Internet Poised to Make or Break Restaurants

Yelp, Facebook, Instagram, Twitter and Foursquare – these five social media sites have become today’s appraisers of the quality of service companies, especially restaurants. Here’s why:

restaurants

Changing Landscape

In earlier times, when you get bad food or service from a restaurant, you either talk about it with the manager or you tell your friends not to go to said restaurant. Today, the damage badly-served customers can do is far worse: with the advent of social media, not only can they detail their bad experience for anyone to see, they can post it exactly where would-be other customers are expected to check.

Extreme Example

Understandably, this is bad news to restaurants that provide poor service as shown in the case of one Arizona restaurant. The restaurant, Amy’s Baking Co., has been infamous in its locality. They were so bad that even master chef Gordon Ramsay gave up on salvaging the establishment, a first in his popular show Kitchen Nightmares. But instead of learning from the experience, the owners lashed out at its online critics – to its own detriment.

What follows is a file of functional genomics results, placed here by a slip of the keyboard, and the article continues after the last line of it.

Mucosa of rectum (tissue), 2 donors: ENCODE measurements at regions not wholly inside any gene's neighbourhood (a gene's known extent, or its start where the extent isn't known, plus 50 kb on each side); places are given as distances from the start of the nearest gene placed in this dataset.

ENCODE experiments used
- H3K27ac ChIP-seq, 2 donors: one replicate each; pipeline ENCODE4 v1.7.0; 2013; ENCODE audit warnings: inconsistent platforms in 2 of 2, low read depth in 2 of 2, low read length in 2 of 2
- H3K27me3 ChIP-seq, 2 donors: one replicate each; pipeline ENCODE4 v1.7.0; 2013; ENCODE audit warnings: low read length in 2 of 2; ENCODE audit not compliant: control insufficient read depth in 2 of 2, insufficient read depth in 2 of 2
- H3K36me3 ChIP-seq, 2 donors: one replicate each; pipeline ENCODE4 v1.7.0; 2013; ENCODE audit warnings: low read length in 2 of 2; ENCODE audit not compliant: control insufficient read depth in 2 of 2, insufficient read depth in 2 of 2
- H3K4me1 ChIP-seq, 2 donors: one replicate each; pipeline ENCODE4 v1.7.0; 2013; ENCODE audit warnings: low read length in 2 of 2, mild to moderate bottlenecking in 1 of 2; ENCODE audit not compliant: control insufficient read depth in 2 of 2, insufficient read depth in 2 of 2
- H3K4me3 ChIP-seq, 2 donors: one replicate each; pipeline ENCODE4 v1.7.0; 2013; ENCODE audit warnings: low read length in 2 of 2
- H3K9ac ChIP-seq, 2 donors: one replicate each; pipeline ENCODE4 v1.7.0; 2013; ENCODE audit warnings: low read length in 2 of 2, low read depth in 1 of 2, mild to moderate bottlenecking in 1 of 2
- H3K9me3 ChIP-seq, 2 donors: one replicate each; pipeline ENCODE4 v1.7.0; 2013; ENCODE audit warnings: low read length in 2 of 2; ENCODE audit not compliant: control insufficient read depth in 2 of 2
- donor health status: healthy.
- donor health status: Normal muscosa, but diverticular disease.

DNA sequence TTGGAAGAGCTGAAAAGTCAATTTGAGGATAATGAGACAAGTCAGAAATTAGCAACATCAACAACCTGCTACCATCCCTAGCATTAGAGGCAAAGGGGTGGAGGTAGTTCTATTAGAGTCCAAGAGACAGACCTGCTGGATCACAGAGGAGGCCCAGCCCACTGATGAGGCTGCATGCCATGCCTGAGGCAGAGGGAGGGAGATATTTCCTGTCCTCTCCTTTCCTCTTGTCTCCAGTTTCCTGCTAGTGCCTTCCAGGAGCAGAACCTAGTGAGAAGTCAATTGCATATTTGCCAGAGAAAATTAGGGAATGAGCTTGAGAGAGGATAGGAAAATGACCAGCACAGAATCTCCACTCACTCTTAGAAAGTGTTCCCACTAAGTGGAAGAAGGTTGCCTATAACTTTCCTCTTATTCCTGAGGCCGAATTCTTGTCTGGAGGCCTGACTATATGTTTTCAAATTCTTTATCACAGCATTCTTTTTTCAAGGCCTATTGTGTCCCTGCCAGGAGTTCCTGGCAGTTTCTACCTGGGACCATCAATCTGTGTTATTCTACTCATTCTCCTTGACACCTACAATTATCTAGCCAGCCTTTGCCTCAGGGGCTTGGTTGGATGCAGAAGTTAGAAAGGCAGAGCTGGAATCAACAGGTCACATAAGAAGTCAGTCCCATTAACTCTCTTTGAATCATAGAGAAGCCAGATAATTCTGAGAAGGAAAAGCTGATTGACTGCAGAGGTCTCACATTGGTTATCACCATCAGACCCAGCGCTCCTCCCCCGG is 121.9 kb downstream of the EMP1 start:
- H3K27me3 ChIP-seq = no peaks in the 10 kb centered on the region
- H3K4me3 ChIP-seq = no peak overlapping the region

Masters of Opinion

The more a restaurant cries foul and denies its faults, the more online critics will pounce on them, and the more people will know how bad they are. That was exactly what happened with Amy’s Baking Co. and many others. The power of social media is so strong today that they can make or break restaurants big and small. As evidence, a Harvard study showed that an increase in online rating directly translated to increased revenue. Poor ratings, of course, mean fewer customers.

Singapore Restaurants

How does Singaporean restaurant fare? Not too bad at all. Customers gave perfect ratings to a good number of restaurants, including Restaurant Andre, Shinji by Kanesaka, and CUT at Bayfront Avenue. Notably, Restaurant Andre ranked #38 on the World’s 50 Best Restaurant Awards 2013.

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